Skip to main content
Quite Possibly one of the Most Nutritious Protein Carrot Cakes Ever Made

Quite Possibly one of the Most Nutritious Protein Carrot Cakes Ever Made

When I turned 21, I was given a juicer for my birthday and it started off quite badly. I was having a party that night and I thought “oh man! great! we can make ‘Sangria’ using all sorts of natural fruit juices!” – because my ‘creative cooking’ extends to the realm of alcoholic beverages 😉 So, I juiced apples, carrots, pears, pinneapple and God-knows-what-else and mixed it in with some red wine in a giant bowl with orange peel and cinnamon sticks. I loved it, I mean, I thought the stuff was SO good! So good that I started making it at 5 and by 7 I was totally passed out…. Yes, it was a short-lived birthday (it’s because I never drink you see; low tolerance and what not) but am told everyone had a great time and loved my ‘Sangria’ 😉

Anyways, that didn’t dissuade me from juicing. From the next day onwards, I started juicing all sorts of stuff. And what I quickly discovered is that one of the best things about juicers is that you end up with not only a glass of delicious fresh juice, but also a mountain of nutrition-packed pulp 🙂 Most people discard this, seeing it as a worthless byproduct of the juice – as ‘waste.’ But a waste it sure is NOT! In a study conducted in 2010, Shyamala and Jamuna found that 100 grams of carrot pulp alone packs 11.7mg of iron and 293.8mg of phosphorus. That along with 6.2g of protein and 32g of carbs. Beetroot pulp has similar a micronutrient breakdown but twice the amount of protein (13.2g per 100g) and a lot less carbs (11.97g). Pulps really are very rich sources of dietary fiber. In fact, a “25g portion [of carrot and beet pulp] would provide 11.38 and 15.21g of fibre which is equivalent to 29% and 38% of recommended intake” (ibid: 406).

The above authors concluded by writing that, “the pulp wastes of the vegetable industry could be utilised as a source of supplement or further exploited for  value addition as these were rich in nutrients, antioxidant components and exhibited antioxidant activity” (ibid). But it isn’t only the nutrition that gets to me though, it’s the pulps’ versatility in cooking! Seriously, the stuff is like magic. All sorts of (gluten-free) greatness can be made with the fruit and veggie pulp – pancakes, muffins, even crackers 😀


So what happened to my juicing? If I love juice pulp so much, why have I not uploaded ANY pulp-based recipes here? Well… that’s because, when I finished my undergraduate degree (this is way before I started this blog), I gave my juicer away. I gave it away because a) it was bulky and I was moving to England so I didn’t want to carry it and b) cleaning was actually pretty time-consuming and at times irritating so I kind of gradually fell out of love…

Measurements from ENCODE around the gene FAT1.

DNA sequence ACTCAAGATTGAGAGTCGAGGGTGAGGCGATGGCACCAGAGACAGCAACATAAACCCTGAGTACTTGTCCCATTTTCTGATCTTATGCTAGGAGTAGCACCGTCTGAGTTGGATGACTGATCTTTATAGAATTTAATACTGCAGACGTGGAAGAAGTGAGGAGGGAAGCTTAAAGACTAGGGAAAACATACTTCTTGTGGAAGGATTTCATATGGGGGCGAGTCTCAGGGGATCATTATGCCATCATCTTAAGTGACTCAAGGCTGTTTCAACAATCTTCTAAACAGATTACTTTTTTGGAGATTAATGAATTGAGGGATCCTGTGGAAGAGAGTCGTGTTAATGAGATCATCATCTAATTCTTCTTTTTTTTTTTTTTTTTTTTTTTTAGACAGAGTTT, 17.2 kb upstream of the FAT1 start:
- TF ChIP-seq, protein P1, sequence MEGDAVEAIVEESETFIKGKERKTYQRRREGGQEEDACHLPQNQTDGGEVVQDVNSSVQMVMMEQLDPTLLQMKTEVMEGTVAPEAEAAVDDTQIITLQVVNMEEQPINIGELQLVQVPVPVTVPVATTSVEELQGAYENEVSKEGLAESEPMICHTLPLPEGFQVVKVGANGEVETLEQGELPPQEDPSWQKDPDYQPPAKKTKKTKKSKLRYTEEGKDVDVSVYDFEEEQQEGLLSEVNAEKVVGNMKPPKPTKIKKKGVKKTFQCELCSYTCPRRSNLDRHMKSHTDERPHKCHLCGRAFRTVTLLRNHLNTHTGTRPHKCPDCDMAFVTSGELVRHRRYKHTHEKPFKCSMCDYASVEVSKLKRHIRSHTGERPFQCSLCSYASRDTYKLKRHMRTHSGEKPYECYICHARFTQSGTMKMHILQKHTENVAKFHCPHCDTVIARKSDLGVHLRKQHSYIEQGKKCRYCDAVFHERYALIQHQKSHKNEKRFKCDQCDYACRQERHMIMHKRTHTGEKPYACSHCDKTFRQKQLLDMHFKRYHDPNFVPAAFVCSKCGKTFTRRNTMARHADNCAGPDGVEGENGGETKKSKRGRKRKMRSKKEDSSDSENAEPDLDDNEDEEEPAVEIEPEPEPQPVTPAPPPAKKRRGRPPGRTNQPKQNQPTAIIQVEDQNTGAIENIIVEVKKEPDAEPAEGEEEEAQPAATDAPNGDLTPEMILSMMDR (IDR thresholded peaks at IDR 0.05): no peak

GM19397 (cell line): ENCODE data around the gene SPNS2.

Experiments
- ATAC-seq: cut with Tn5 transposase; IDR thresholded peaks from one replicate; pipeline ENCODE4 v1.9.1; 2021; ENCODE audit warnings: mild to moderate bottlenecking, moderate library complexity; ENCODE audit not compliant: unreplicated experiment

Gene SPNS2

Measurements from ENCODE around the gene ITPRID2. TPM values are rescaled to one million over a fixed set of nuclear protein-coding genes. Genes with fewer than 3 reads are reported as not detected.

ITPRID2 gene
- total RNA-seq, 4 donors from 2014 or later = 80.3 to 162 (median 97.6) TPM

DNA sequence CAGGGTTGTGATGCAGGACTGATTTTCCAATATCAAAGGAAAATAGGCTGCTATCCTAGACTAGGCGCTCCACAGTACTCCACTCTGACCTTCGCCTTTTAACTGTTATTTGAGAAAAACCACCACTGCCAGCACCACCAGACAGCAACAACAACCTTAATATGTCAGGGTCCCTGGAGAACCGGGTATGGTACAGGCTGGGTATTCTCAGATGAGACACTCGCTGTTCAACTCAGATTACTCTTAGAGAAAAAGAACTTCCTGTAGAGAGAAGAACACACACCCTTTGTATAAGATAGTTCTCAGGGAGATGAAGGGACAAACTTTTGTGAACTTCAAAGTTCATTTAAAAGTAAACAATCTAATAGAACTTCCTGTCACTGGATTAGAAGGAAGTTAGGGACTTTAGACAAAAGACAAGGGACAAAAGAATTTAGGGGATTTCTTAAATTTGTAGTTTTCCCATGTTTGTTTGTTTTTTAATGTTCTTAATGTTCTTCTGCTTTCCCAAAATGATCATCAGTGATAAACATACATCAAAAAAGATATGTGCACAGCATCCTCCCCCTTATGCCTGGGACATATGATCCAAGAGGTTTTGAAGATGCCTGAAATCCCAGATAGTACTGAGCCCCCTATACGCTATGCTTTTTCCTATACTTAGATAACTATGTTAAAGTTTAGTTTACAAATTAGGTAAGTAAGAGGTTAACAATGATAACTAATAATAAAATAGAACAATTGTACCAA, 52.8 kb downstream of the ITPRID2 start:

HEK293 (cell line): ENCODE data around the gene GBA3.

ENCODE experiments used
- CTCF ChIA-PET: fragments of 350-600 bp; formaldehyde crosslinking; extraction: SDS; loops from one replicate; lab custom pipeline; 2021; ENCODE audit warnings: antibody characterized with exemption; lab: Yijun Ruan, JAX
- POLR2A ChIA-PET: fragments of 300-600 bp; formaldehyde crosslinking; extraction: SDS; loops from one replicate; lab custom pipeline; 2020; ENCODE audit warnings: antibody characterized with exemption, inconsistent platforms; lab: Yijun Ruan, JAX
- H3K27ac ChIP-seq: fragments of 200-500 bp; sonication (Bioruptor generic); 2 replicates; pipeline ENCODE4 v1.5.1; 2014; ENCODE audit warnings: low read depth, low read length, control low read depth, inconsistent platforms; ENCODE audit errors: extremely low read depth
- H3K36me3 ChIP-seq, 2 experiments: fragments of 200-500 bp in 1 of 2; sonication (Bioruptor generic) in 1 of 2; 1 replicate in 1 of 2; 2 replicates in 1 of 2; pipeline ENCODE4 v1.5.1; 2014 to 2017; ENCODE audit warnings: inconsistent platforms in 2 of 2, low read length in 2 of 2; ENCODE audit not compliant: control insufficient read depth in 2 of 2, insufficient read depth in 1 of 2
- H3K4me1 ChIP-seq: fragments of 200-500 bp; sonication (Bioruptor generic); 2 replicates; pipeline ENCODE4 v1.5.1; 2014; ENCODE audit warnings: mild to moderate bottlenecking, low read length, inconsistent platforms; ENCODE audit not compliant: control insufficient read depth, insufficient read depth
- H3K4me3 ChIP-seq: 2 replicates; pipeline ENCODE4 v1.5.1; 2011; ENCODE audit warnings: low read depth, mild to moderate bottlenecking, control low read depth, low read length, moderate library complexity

Fast forward to today though and BOOM! Another way superior and incredibly easy to clean juicer has just been ordered! I ordered it after trying our friends’ juicer last night, stealing their pulp, and coming to the conclusion that theirs is the best juice I’ve ever seen and this blog needs a juicer.


Oh la la, you guys are in for a hell of a recipe journey because the amount of protein foods you can make with juicer pulp is astronomic! And it’s wonderful because the pulp is mostly fiber yet contains huge amounts of nutrition. Also, since the juice is gone, the pulp is considerably lower in carbs so you can drink your superjuice post-workout (when the body demands sugars) and bake superfibrous protein cakes for your rest days (when a lower carb but richly nutrition approach is welcome).


5 cups carrot, apple, ginger, and beet pulp
1 cup  egg whites
1/2 cup  vanilla whey
1 cup  Kara coconut milk
1/4 cup coconut flour
1 tablespoon toffee flavdrops
1 tablespoon MCT powder
1 tablespoon vanilla essence
1 tablespoon cinnamon


1. Mixed together and baked in a silicone round cake pan for 50 minutes at 170 C (332 F)

2. So, when the cake came out of the oven, I let it cool and, when it cooled, I cut myself a slice which I then cut in half and stuffed with (goat milk) yogurt.

3. I then poured more yogurt on top a drop of toffee flavdrops which I swirled around all “artistically” and … AAAAA! BOOOM!! Five out of FIVE!!!!!!! Pure vanilla toffee and carrot nommage with a hint of apple and gingerrrrrrr! Oh successssss!

Macros per Serving (out of 8):

15.5g protein
15g carbs
3.1g fat
8.3g fiber

What a beauty, isn’t it!?

0/5 (0 Reviews)

One Reply to “Quite Possibly one of the Most Nutritious Protein Carrot Cakes Ever Made”